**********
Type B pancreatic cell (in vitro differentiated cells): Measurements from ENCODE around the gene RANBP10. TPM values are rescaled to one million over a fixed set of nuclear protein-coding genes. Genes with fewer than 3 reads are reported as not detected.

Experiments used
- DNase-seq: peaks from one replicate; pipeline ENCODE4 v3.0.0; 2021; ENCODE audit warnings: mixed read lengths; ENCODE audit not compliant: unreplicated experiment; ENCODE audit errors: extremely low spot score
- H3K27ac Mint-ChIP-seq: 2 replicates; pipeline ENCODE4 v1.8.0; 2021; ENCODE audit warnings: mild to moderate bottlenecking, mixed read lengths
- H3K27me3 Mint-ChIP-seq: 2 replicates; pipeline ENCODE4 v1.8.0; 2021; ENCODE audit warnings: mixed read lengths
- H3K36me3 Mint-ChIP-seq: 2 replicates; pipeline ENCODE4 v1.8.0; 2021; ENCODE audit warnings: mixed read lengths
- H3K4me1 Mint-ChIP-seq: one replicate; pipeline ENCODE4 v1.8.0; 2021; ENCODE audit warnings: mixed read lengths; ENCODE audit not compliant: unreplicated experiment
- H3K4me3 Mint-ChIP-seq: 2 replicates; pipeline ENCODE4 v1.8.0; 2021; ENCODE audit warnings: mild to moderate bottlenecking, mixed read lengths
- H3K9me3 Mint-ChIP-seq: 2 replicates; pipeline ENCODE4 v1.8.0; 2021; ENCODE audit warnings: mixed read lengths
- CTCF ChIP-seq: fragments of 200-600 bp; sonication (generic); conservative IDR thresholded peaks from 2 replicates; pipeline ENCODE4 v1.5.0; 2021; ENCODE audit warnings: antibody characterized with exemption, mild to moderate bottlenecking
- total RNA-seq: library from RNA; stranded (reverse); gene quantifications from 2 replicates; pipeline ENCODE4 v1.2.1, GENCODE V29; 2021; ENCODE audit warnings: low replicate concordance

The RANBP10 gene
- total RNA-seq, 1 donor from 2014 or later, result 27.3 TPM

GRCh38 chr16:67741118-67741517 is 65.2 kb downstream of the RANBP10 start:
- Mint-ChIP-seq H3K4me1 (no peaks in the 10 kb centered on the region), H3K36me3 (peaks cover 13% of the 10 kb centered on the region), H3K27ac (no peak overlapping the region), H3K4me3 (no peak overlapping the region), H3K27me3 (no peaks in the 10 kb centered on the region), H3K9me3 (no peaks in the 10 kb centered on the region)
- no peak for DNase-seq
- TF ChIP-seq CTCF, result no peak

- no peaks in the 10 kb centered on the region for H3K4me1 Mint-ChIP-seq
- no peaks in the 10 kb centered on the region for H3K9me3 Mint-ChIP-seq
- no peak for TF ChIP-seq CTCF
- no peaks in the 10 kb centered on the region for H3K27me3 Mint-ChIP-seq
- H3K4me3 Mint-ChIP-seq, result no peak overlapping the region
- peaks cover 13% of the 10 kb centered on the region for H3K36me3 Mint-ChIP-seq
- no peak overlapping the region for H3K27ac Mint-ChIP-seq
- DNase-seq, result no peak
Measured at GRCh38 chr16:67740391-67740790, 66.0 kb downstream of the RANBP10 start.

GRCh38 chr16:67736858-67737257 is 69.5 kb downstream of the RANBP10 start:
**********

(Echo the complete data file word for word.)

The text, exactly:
Type B pancreatic cell (in vitro differentiated cells): Measurements from ENCODE around the gene RANBP10. TPM values are rescaled to one million over a fixed set of nuclear protein-coding genes. Genes with fewer than 3 reads are reported as not detected.

Experiments used
- DNase-seq: peaks from one replicate; pipeline ENCODE4 v3.0.0; 2021; ENCODE audit warnings: mixed read lengths; ENCODE audit not compliant: unreplicated experiment; ENCODE audit errors: extremely low spot score
- H3K27ac Mint-ChIP-seq: 2 replicates; pipeline ENCODE4 v1.8.0; 2021; ENCODE audit warnings: mild to moderate bottlenecking, mixed read lengths
- H3K27me3 Mint-ChIP-seq: 2 replicates; pipeline ENCODE4 v1.8.0; 2021; ENCODE audit warnings: mixed read lengths
- H3K36me3 Mint-ChIP-seq: 2 replicates; pipeline ENCODE4 v1.8.0; 2021; ENCODE audit warnings: mixed read lengths
- H3K4me1 Mint-ChIP-seq: one replicate; pipeline ENCODE4 v1.8.0; 2021; ENCODE audit warnings: mixed read lengths; ENCODE audit not compliant: unreplicated experiment
- H3K4me3 Mint-ChIP-seq: 2 replicates; pipeline ENCODE4 v1.8.0; 2021; ENCODE audit warnings: mild to moderate bottlenecking, mixed read lengths
- H3K9me3 Mint-ChIP-seq: 2 replicates; pipeline ENCODE4 v1.8.0; 2021; ENCODE audit warnings: mixed read lengths
- CTCF ChIP-seq: fragments of 200-600 bp; sonication (generic); conservative IDR thresholded peaks from 2 replicates; pipeline ENCODE4 v1.5.0; 2021; ENCODE audit warnings: antibody characterized with exemption, mild to moderate bottlenecking
- total RNA-seq: library from RNA; stranded (reverse); gene quantifications from 2 replicates; pipeline ENCODE4 v1.2.1, GENCODE V29; 2021; ENCODE audit warnings: low replicate concordance

The RANBP10 gene
- total RNA-seq, 1 donor from 2014 or later, result 27.3 TPM

GRCh38 chr16:67741118-67741517 is 65.2 kb downstream of the RANBP10 start:
- Mint-ChIP-seq H3K4me1 (no peaks in the 10 kb centered on the region), H3K36me3 (peaks cover 13% of the 10 kb centered on the region), H3K27ac (no peak overlapping the region), H3K4me3 (no peak overlapping the region), H3K27me3 (no peaks in the 10 kb centered on the region), H3K9me3 (no peaks in the 10 kb centered on the region)
- no peak for DNase-seq
- TF ChIP-seq CTCF, result no peak

- no peaks in the 10 kb centered on the region for H3K4me1 Mint-ChIP-seq
- no peaks in the 10 kb centered on the region for H3K9me3 Mint-ChIP-seq
- no peak for TF ChIP-seq CTCF
- no peaks in the 10 kb centered on the region for H3K27me3 Mint-ChIP-seq
- H3K4me3 Mint-ChIP-seq, result no peak overlapping the region
- peaks cover 13% of the 10 kb centered on the region for H3K36me3 Mint-ChIP-seq
- no peak overlapping the region for H3K27ac Mint-ChIP-seq
- DNase-seq, result no peak
Measured at GRCh38 chr16:67740391-67740790, 66.0 kb downstream of the RANBP10 start.

GRCh38 chr16:67736858-67737257 is 69.5 kb downstream of the RANBP10 start: